Women make up two thirds of the global agricultural workforce and produce 50% of the world’s food. Concern Worldwide knows that women who farm play a vital role in their communities. These women tell us their stories.
Jillo lost her livestock to drought:
I was divorced and left with five children and I had to find a way of making a living. I burned charcoal and borrowed money.
Concern’s farming programme in Kenya enabled Jillo to grow an abundance of crops:
I have really benefited from the programme…Now I have vegetables to add to my family’s meals. I never get tired of working on my plot and I have a lot of food.
Repeated flooding damaged Lubaba’s land and her harvest in Ethiopia. With our help, her community planted trees, grass and built stone terraces to prevent the rains from washing away the nutrient-rich top soil vital for growing crops.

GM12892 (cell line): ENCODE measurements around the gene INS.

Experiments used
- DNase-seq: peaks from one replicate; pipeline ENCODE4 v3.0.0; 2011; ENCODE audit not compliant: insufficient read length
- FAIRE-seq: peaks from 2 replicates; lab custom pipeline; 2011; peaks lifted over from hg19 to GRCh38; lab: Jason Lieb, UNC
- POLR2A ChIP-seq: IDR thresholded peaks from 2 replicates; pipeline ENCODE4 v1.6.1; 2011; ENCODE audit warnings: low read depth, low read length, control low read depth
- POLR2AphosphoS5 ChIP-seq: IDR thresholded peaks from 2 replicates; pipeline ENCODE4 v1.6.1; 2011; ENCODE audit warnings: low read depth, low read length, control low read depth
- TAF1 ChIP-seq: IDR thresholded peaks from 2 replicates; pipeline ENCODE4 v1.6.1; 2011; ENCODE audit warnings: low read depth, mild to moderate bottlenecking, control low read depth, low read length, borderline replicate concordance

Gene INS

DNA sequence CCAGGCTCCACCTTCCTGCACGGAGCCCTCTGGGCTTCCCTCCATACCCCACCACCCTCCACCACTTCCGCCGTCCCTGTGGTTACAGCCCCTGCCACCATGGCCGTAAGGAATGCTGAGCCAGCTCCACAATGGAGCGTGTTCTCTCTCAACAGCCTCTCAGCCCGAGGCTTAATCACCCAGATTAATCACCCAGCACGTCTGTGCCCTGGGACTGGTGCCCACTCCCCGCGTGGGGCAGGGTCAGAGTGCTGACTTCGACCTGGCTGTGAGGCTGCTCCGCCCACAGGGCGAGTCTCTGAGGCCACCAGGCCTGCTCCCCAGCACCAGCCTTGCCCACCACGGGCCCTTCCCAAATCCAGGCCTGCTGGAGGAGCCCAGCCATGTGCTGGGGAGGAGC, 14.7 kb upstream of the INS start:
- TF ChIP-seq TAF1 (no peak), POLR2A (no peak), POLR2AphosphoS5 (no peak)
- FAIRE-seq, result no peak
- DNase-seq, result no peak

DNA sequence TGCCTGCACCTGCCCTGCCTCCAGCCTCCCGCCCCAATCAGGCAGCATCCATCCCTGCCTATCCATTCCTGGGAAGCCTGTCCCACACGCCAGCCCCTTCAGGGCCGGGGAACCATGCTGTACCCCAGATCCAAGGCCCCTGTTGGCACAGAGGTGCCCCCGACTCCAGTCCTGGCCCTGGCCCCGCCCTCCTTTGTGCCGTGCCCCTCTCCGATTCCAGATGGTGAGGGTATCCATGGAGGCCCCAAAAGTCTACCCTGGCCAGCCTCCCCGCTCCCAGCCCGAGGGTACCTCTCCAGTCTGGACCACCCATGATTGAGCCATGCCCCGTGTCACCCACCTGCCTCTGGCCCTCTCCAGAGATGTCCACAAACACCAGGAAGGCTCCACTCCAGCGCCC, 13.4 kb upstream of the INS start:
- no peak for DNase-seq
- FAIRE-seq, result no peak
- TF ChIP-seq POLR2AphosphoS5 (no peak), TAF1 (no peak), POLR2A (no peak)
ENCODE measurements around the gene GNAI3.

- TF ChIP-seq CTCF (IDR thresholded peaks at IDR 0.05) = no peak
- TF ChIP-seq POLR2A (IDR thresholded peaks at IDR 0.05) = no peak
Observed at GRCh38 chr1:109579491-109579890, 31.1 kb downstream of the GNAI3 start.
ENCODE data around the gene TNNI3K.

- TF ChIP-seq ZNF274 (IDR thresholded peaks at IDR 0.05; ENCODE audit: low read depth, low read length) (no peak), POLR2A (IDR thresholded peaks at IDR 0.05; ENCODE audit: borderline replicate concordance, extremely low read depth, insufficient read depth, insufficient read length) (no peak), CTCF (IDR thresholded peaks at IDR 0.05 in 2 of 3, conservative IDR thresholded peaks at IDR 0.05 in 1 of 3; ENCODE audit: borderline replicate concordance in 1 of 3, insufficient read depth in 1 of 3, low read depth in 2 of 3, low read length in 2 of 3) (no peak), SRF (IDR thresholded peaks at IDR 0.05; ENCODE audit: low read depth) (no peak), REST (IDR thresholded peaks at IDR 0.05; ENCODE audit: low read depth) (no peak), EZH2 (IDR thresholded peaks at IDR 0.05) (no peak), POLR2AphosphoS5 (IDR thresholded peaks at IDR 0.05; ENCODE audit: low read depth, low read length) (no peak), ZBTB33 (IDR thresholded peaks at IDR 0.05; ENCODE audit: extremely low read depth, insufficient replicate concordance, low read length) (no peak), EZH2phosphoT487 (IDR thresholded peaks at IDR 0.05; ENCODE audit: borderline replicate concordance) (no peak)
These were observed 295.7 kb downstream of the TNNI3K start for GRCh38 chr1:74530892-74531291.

It made a huge difference in the production of my farmland. I used to just harvest five quintals and now the minimum is 10. We now eat three meals a day and I am in a better situation.
I grow food here on our land but we have always struggled to make any money. I have had to work on other people’s land to make any income.
She is now participating in a farmer field school run by Concern in Mozambique.
My life was not good before, but now I am much more independent. In the past we didn’t even have enough to buy clothes – now things are a lot better.
There was a time when life was not like this [in South Sudan]. I used to just gather wild fruits or fire wood but now we have all these vegetables. We have food to eat and a small amount to sell. I am now able to make nursery beds and I am familiar with different crops that I didn’t know about before. We didn’t have them before and now we can grow them ourselves.
These women are the key to providing food for their families; building livelihoods and enriching their communities. With your support, we can make sure that more female farmers have the tools, training and supplies needed for agricultural success.
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- View our photo essay on livelihoods
Story originally written by Deborah Underdown.